In the end, these are mainly here because of the price. They’re cheap enough that it’s not a serious investment, and they’re surprisingly high-quality when compared to others at this price point. If you’re unsure about the sport but need something suitable, these are a good way to go.

Pros:

  • Super cheap for the quality
  • Excellent grip
  • Concave platforms for better climbs
  • Lightweight

Cons:

  • Slightly inferior build quality
  • Non-serviceable

 View on Amazon

How to Choose the Best Pedals for Bikepacking – Buyer’s Guide

While bikepackers can learn a lot from touring riders, there are some important differences that I consider paramount to making the trip.

Related Article: Best Bikepacking Saddle

Go With Flats

The biggest decision you’ll need to make is whether or not to go with a “clipless” pair of pedals. I don’t, especially for bikepacking.

The biggest reason is safety. In my experience, mountain bikers and trail riders will have a slip up once in a while. Clipless can make something like hitting a corner too hard extremely dangerous, while if on flat pedals you can just dump the bike and roll it out.

Flats also encourage better riding technique. Clipless pedals don’t need as much technique; on flats, you’ll need to constantly adjust your weight and position on the bike. Basically… you can get bounced off the bike if you’re not careful.

In the end, I’d say they just make you a better rider overall. If you never learned, then go on a couple of trail rides with them first – you’ll be surprised at the difference. Flat pedals often offer a more comfortable experience overall.

Plus, you won’t have to carry specialized shoes in your gear and switch to something else if you hit a hike-a-bike portion of the trail.

Clipless pedals do have their place, but in my opinion, they should stay on the road and off the trails.

Related Article: Best Clipless Shoes for Bikepacking

Sizing Your Pedals

Your pedals will ideally be around 90-100 mm for the average-sized foot. If you’re rocking enormous feet, then I’d suggest that you look for something a bit bigger, but most of us fall into the 9-12 range for shoe size.

If you go too large, the pedals can feel cumbersome. More than that, you also risk more pedal bashing as you’re going down trails. Good flat pedals will take some bashing, but if you opt for something cheaper, then you may be in for a rude surprise when it comes to durability.

Stick With Metal Pedals

Metal, preferably aluminum, is the way to go with your flats. They take a hit much better than plastic; it’s very rare that a metallic pedal breaks down all the way.

You want to minimize the amount of plastic in the pedals you’re using. While all plastic pedals are fine for a couple of miles of commuting, if not ideal, on longer bikepacking treks they can break down and leave you hiking instead of riding for dozens of miles.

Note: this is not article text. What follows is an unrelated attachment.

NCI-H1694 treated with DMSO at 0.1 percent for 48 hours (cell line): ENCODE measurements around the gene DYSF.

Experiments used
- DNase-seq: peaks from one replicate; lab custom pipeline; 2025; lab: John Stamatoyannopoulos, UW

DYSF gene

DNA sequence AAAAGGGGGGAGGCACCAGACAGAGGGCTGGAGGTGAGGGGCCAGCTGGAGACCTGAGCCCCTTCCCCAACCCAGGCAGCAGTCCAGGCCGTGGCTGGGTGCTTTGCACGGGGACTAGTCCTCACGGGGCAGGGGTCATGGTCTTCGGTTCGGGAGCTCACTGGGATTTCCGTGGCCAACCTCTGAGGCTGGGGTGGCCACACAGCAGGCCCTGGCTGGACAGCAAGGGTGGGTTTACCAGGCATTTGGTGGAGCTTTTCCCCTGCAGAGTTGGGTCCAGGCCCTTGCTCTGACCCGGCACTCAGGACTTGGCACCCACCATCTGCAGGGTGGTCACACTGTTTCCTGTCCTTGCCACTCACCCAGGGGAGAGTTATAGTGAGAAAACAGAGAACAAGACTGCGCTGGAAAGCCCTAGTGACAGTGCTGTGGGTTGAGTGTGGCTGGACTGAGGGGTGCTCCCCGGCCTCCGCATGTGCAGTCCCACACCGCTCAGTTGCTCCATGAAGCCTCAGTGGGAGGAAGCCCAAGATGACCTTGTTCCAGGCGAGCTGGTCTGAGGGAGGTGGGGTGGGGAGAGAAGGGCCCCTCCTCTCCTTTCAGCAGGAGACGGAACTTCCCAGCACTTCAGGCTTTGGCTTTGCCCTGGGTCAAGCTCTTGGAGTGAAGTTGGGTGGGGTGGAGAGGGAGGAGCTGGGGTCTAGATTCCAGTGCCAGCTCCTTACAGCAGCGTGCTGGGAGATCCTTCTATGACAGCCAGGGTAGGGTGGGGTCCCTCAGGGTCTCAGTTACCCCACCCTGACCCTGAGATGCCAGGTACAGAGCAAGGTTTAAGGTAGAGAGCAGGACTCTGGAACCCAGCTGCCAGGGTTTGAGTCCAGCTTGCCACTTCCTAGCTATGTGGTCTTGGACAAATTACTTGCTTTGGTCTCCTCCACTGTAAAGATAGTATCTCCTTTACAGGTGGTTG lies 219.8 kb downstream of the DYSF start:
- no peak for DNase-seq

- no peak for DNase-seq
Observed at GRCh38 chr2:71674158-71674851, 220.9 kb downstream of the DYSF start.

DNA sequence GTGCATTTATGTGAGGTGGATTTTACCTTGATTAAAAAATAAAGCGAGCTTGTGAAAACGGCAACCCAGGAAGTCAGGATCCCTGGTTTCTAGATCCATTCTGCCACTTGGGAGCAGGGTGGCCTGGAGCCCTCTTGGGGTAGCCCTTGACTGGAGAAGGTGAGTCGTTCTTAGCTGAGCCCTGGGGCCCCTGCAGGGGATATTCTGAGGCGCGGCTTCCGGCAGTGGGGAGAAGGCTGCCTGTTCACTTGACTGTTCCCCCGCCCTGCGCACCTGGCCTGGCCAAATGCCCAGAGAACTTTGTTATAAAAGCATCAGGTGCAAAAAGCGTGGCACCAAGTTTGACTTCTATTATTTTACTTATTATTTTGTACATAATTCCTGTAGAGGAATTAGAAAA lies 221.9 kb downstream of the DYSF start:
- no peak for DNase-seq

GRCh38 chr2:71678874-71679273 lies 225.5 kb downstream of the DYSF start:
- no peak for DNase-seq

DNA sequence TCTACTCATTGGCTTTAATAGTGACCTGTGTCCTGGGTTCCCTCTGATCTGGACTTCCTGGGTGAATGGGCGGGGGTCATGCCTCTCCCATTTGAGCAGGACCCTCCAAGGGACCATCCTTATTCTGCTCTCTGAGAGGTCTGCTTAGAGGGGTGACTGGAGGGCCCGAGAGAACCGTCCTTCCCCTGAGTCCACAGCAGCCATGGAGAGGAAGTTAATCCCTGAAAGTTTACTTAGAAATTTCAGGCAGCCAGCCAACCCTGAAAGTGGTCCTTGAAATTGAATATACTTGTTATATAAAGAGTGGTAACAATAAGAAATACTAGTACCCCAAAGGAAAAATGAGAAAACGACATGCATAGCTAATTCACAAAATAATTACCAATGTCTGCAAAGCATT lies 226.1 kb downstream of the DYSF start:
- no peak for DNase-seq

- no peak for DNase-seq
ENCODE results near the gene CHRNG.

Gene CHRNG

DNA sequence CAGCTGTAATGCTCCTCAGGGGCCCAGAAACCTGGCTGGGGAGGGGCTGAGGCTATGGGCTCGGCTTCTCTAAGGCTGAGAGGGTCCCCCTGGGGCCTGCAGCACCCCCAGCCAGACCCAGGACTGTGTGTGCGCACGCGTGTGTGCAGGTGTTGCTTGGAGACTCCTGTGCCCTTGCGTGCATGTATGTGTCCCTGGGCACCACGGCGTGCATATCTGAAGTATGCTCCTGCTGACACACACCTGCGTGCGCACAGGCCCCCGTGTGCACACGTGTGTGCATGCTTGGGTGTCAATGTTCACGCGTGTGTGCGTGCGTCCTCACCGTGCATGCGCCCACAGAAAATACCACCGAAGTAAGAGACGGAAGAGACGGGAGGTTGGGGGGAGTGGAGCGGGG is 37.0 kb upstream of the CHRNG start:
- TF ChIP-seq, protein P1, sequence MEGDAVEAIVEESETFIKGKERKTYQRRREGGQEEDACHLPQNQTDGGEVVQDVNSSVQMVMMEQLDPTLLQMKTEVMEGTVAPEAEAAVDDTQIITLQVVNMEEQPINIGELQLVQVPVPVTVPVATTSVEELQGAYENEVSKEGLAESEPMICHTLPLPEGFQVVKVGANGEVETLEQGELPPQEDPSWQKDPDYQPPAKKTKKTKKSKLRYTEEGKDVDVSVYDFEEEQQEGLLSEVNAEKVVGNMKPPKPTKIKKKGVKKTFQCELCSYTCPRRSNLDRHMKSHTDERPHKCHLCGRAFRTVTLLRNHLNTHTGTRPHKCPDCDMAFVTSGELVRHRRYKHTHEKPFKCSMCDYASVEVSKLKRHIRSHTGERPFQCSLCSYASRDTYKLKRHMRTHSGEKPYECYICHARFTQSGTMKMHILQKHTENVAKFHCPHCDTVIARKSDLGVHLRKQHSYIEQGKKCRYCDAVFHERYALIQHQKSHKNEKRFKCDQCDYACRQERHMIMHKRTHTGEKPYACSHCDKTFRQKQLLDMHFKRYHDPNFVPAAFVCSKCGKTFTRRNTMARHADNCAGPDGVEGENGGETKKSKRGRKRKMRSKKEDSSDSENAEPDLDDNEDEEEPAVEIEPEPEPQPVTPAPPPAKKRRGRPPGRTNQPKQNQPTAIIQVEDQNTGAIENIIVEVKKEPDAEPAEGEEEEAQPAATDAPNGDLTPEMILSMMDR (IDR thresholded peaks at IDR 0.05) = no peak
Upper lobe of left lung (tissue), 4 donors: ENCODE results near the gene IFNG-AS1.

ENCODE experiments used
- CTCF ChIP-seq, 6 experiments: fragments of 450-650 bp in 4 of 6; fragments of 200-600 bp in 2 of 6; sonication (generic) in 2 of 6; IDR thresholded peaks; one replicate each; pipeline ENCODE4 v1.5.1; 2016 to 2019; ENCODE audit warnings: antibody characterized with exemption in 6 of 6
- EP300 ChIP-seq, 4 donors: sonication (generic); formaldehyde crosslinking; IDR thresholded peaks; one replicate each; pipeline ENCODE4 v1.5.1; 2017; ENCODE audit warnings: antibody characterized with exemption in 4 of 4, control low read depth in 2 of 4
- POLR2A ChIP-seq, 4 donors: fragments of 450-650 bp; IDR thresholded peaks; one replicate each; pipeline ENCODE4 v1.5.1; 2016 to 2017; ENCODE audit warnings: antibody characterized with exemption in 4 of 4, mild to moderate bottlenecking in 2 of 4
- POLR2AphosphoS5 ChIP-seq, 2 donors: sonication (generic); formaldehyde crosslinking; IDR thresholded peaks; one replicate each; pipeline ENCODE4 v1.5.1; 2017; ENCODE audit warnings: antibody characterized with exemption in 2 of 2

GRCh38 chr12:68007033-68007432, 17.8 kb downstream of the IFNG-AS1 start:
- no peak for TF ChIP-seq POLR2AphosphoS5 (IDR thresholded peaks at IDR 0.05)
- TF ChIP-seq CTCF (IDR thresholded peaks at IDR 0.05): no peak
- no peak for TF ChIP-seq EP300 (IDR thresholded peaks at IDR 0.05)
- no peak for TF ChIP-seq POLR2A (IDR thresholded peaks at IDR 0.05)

If you’re not properly prepared, that can also mean having to tightly ration the rest of your supplies. Take it from me on this one: just stick to durable aluminum pedals; if you have to go cheap, then opt for heavier steel pedals rather than plastic.

All of those I listed are made of aluminum. If you go off-script, then you’ll want to look for pedals that are made of machined aluminum. Cast aluminum is much weaker, and machining processes are cheap enough these days that only the worst will be made of inferior metal.

Consider the Profile

The profile that you’re using on your pedals often doesn’t come to mind for newer riders. Does it really make a difference if they’re oval, hexagonal, or square?

It does. You want the flat profile to have minimal edges sticking out. Edges that angle inwards, for instance, give you just a bit more room to clear rocks on thin singletrack. Squared profiles just end up hitting more, unfortunately. You’ll still need enough room for the width of your foot, however.

The side profile is also important. While most flats are flat, some people find themselves preferring a slightly concave profile. This is largely a personal choice.

Keeping Traction

Take a look at the traction pins on any pair of pedals that you’re seriously considering.

More pins make for better grip. While I’m not a big fan of clipless pedals in general, you still need to be able to kind of “lock” your shoes into the pedals, especially for bigger climbs.

You’ll also want to be able to easily replace the pins on the pedals. Traction pins will wear or break over time, even with the best of them, so being able to service them during a long trek is important.

Adjustable heights, extra pins, and the amount of them on each side of the pedal all affect how they work in the real world. Find something that looks right to you if you’re not used to using flat pedals, otherwise you most likely already have your preferences in mind.

My Choice for the Best Bikepacking Pedals

When it comes down to it, I think you’ll be well served with almost any set of flat pedals with decent traction spikes, but the best bikepacking pedals stand out a bit.

In my opinion, you really can’t go wrong with the Shimano PD-GR500. They’re lightweight, highly durable, and easily maintained on the road.

There are definitely some choices to be made, and these are just the tip of the iceberg. If you’re new to the sport, however, then just pick up the right set of pedals and keep getting ready for your next trip.

Top Rated Pedals for Bikepacking

Last update on 2020-10-21 / Affiliate links / Images from Amazon Product Advertising API